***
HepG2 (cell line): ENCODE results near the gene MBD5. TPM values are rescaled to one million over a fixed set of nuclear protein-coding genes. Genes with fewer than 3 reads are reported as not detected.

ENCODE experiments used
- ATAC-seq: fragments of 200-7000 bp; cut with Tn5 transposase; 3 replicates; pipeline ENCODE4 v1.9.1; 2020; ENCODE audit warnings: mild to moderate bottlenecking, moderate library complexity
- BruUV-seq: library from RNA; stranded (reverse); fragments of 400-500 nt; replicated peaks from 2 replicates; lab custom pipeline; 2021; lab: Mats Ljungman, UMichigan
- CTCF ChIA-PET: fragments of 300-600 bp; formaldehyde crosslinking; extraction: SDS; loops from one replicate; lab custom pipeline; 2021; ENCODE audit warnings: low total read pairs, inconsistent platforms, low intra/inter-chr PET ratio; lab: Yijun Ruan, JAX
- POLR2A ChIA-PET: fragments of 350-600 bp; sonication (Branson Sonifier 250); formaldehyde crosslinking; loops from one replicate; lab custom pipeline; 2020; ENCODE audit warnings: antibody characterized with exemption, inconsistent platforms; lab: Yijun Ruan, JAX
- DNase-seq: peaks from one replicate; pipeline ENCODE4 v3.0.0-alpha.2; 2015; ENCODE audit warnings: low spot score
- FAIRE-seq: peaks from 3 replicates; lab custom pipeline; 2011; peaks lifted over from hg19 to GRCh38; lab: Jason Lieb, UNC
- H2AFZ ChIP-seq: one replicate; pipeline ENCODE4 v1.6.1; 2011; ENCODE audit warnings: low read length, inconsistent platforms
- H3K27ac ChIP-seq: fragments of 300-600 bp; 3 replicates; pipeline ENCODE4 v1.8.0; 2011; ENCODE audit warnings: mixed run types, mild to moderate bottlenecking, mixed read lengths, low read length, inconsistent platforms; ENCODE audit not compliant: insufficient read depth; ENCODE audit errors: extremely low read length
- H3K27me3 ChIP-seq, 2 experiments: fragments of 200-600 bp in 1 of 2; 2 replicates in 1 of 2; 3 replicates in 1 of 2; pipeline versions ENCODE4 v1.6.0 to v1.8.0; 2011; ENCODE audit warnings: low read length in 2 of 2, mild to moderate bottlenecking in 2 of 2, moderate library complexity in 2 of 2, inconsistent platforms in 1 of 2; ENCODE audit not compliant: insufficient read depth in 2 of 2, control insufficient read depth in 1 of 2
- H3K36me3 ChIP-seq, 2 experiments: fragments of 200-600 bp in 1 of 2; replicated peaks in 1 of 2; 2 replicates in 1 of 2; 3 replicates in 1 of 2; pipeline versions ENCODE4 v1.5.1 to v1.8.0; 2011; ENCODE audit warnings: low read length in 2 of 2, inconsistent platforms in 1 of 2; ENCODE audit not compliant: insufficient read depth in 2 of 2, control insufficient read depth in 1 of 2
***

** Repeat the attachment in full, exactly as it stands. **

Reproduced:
HepG2 (cell line): ENCODE results near the gene MBD5. TPM values are rescaled to one million over a fixed set of nuclear protein-coding genes. Genes with fewer than 3 reads are reported as not detected.

ENCODE experiments used
- ATAC-seq: fragments of 200-7000 bp; cut with Tn5 transposase; 3 replicates; pipeline ENCODE4 v1.9.1; 2020; ENCODE audit warnings: mild to moderate bottlenecking, moderate library complexity
- BruUV-seq: library from RNA; stranded (reverse); fragments of 400-500 nt; replicated peaks from 2 replicates; lab custom pipeline; 2021; lab: Mats Ljungman, UMichigan
- CTCF ChIA-PET: fragments of 300-600 bp; formaldehyde crosslinking; extraction: SDS; loops from one replicate; lab custom pipeline; 2021; ENCODE audit warnings: low total read pairs, inconsistent platforms, low intra/inter-chr PET ratio; lab: Yijun Ruan, JAX
- POLR2A ChIA-PET: fragments of 350-600 bp; sonication (Branson Sonifier 250); formaldehyde crosslinking; loops from one replicate; lab custom pipeline; 2020; ENCODE audit warnings: antibody characterized with exemption, inconsistent platforms; lab: Yijun Ruan, JAX
- DNase-seq: peaks from one replicate; pipeline ENCODE4 v3.0.0-alpha.2; 2015; ENCODE audit warnings: low spot score
- FAIRE-seq: peaks from 3 replicates; lab custom pipeline; 2011; peaks lifted over from hg19 to GRCh38; lab: Jason Lieb, UNC
- H2AFZ ChIP-seq: one replicate; pipeline ENCODE4 v1.6.1; 2011; ENCODE audit warnings: low read length, inconsistent platforms
- H3K27ac ChIP-seq: fragments of 300-600 bp; 3 replicates; pipeline ENCODE4 v1.8.0; 2011; ENCODE audit warnings: mixed run types, mild to moderate bottlenecking, mixed read lengths, low read length, inconsistent platforms; ENCODE audit not compliant: insufficient read depth; ENCODE audit errors: extremely low read length
- H3K27me3 ChIP-seq, 2 experiments: fragments of 200-600 bp in 1 of 2; 2 replicates in 1 of 2; 3 replicates in 1 of 2; pipeline versions ENCODE4 v1.6.0 to v1.8.0; 2011; ENCODE audit warnings: low read length in 2 of 2, mild to moderate bottlenecking in 2 of 2, moderate library complexity in 2 of 2, inconsistent platforms in 1 of 2; ENCODE audit not compliant: insufficient read depth in 2 of 2, control insufficient read depth in 1 of 2
- H3K36me3 ChIP-seq, 2 experiments: fragments of 200-600 bp in 1 of 2; replicated peaks in 1 of 2; 2 replicates in 1 of 2; 3 replicates in 1 of 2; pipeline versions ENCODE4 v1.5.1 to v1.8.0; 2011; ENCODE audit warnings: low read length in 2 of 2, inconsistent platforms in 1 of 2; ENCODE audit not compliant: insufficient read depth in 2 of 2, control insufficient read depth in 1 of 2